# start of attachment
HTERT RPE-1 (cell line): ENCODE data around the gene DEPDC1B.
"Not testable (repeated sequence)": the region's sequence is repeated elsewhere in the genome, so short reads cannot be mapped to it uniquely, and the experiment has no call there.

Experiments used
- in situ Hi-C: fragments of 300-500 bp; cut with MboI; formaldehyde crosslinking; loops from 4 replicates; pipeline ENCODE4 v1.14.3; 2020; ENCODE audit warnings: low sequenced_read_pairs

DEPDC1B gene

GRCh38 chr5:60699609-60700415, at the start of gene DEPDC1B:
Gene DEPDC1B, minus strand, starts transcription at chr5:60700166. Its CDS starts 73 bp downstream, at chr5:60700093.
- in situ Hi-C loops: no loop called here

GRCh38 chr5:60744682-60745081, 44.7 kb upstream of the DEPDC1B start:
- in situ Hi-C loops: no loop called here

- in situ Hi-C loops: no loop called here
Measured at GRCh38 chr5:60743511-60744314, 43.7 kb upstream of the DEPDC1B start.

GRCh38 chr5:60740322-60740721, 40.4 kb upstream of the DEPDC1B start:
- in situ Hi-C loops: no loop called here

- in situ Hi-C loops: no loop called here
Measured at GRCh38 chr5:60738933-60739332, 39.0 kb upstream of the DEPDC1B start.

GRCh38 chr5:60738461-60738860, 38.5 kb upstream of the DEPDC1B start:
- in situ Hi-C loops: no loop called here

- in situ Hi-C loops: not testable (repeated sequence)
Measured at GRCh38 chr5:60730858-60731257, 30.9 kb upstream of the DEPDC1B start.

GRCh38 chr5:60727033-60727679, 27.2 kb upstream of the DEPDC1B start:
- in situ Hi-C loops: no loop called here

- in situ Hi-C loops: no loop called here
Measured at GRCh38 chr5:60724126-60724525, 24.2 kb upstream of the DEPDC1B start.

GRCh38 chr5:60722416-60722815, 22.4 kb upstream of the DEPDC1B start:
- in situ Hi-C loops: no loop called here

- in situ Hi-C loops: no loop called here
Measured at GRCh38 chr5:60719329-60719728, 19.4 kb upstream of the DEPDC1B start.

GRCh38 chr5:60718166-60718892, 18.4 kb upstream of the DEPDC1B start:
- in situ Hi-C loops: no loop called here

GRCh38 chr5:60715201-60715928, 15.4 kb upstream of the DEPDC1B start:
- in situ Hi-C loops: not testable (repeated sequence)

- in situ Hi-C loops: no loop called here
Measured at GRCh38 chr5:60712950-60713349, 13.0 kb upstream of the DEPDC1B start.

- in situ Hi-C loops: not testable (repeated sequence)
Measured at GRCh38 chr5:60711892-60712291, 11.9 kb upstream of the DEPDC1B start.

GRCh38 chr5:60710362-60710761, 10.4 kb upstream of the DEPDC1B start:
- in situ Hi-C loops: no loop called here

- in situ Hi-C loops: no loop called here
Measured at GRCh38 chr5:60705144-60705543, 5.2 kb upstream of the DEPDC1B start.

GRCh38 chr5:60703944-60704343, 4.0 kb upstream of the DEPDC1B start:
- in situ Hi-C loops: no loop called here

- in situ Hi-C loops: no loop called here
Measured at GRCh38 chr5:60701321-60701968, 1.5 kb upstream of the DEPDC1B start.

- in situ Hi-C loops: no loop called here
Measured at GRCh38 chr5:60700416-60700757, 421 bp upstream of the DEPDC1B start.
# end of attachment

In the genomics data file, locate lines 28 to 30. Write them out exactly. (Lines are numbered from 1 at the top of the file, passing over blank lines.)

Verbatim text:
Measured at GRCh38 chr5:60719329-60719728, 19.4 kb upstream of the DEPDC1B start.

GRCh38 chr5:60718166-60718892, 18.4 kb upstream of the DEPDC1B start:
- in situ Hi-C loops: no loop called here